Getting a campsite for the weekend in the Bay Area is a lot more complicated than it once was. At choice campgrounds like those at Santa Cruz's Sunset State Beach or Tahoe's D.L. Bliss State Park, unless you make reservations months in advance, you're out of luck. What ever happened to spontaneity in the outdoors?
But it's not completely impossible to go camping last minute. Not only are there a handful of excellent parks offering first come, first served sites, some wilderness areas allow dispersed camping, no reservations needed. Here's how to max out your weekend outdoors.
- Head out Friday morning for the best chance of getting a first-come, first-served site.
- If you're willing to hike, even just for five to 10 minutes, you're far more likely to find unclaimed walk-in campsites. Yeah, you have to break a light sweat, but walk-in sites are generally a whole lot more private than those in the middle of the campground.
- Dispersed camping—camping outside of designated campgrounds—is permitted across the country with no fee or permits in many national forests and in areas governed by the Bureau of Land Management (BLM). A few are located in and around the Bay Area. Check their websites to find out if, and where, dispersed camping is allowed.
- A fully booked campground isn't always technically fully booked. More often than you think, reserved campgrounds end up being available due to last-minute cancellations or no-shows. If you arrive after check-in time the day a “booked” campground should be claimed and find it empty, it’s yours for the taking! Check-in time varies by campground.
- Don’t be shy! Camping is all about community, right? If everything is really full, ask around and you’re likely to find someone who’ll let you pitch a tent in their area. Bonus: making new, like-minded friends who are also passionate about the outdoors.
Here are your best bets for where to camp at the last minute.
Mount Tamalpais State Park
(Courtesy of @ehammy13)
There are 30 first come, first served campsites waiting for you every weekend just north of the city. At Mount Tamalpais State Park's Bootjack and Pantoll Campgrounds on the Panoramic Highway, you'll find flush toilets and fire pits located only a 100-yard walk from the car park.
Short Notice Score: 10/10. Classic Marin beauty just 20 miles from SF. Learn more.
Distance from San Francisco: 42 minutes (via US-101)
Tahoe National Forest
(Courtesy of @tahoenationalforest)
The Tahoe National Forest is a massive outdoor playground studded with the best of the Sierras: granite mountains, alpine lakes, and dense forests. They break the park down into 10 different sections, each containing two or more campgrounds. Check the website to find out which have first come, first served options. Dispersed camping (i.e., backpacking) is also allowed in areas like Grouse Ridge without permits.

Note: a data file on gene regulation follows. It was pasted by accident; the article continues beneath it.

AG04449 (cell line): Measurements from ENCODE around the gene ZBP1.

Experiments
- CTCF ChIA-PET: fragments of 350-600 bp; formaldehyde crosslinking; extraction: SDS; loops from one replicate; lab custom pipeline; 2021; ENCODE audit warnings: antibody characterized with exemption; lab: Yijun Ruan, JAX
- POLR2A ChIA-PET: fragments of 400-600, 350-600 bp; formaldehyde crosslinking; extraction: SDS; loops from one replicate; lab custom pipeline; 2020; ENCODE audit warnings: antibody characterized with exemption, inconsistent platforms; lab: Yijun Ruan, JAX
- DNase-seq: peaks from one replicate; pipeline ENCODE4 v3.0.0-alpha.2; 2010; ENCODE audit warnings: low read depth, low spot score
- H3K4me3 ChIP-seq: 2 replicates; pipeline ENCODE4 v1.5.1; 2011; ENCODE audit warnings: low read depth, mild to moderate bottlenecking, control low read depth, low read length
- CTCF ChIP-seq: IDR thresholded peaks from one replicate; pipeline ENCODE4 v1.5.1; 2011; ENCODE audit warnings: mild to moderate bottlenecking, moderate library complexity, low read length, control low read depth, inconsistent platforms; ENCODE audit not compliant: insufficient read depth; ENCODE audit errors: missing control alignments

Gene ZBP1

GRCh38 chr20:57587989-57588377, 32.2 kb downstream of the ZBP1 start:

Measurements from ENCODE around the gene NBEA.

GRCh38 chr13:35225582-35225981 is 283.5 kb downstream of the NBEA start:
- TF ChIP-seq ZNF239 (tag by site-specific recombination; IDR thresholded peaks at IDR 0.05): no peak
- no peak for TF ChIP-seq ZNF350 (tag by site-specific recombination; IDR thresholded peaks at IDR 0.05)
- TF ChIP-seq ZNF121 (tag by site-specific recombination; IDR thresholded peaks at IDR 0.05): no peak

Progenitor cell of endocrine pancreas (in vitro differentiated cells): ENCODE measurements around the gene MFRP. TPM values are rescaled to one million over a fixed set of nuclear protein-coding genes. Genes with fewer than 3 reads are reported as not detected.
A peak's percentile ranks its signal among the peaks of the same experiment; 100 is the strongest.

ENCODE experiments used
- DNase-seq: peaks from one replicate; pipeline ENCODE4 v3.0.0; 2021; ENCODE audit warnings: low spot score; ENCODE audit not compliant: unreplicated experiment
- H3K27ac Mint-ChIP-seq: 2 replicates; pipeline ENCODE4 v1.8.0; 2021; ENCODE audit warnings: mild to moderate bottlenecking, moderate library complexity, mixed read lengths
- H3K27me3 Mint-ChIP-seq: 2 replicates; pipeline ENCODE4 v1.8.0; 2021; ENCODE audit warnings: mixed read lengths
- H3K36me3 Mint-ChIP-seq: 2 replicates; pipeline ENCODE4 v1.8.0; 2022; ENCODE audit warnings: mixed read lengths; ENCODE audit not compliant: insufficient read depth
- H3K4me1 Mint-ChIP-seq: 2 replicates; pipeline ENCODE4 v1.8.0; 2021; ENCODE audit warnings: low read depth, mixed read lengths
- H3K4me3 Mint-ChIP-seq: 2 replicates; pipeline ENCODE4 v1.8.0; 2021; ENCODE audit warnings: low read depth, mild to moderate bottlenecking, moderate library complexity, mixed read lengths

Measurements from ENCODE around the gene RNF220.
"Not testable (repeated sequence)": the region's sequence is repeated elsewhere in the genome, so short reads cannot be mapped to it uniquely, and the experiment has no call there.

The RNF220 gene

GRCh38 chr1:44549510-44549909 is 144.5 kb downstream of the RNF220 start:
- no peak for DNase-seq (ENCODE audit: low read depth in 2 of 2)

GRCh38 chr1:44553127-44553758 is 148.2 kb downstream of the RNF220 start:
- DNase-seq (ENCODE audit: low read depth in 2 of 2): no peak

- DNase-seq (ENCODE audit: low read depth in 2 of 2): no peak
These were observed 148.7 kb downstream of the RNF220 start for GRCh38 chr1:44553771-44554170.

Short Notice Score: 10/10. This is the stuff of John Muir's dreams. Learn more.
Distance from San Francisco: 3 hours 30 minutes to 4 hours 45 minutes (via I-80)
Henry Coe State Park
(Courtesy of @henrywcoesp)
Henry Coe State Park is more than 80,000 acres of prime chaparral and rolling hills. Although it's hot in summer, Henry Coe is nonetheless wild, a great spot for a quick, unplanned getaway. The park's hike-in camping is all first come, first served and they have both designated sites (the closest is one mile from the Coe Ranch entrance) and dispersed camping (which starts a half-mile past the Hunting Hollow and Dowdy Ranch entrances).
Short Notice Score: 7/10. Solitude in Steinbeck country, but hot in summer. Learn more.
Distance from San Francisco: 1 hour 52 minutes (via US-101)
Eldorado National Forest
(Courtesy of @thehableway)
Camp any time in the Eldorado National Forest, the stunning mountain landscape near Kirkwood Mountain Resort. Like Tahoe National Forest, Eldorado has hidden lakes, rocky mountain trails, and forests a plenty across a wide swath of the Sierra. Although you'll have to drive to find your spot (check their website for the rules on where dispersed camping is allowed), in many places you can park within a few dozen yards of where you pitch your tent. If you're willing to hike a mile or more, the variety (and beauty) rachets up to eleven.
Short Notice Score: 10/10. Dispersed Sierra camping you can drive to. Learn more.
Distance from San Francisco: 3 hours 20 minutes (via I-80)
Navarro River Redwoods State Park
(Courtesy of @bloveimages)
Navarro River Redwoods State Park, where towering forests meet the Mendocino sea, has an entire beach campground open only for last-minute campers. Navarro Beach Campground is primitive—there are no toilets and you have to bring your own water—but what's the lack of a few conveniences when you have the entire Pacific Ocean at your tent's front door?
Short Notice Score: 8/10. Pristine beach camping without amenities. Learn more.
Distance from San Francisco: 2 hours 47 minutes (via US-101)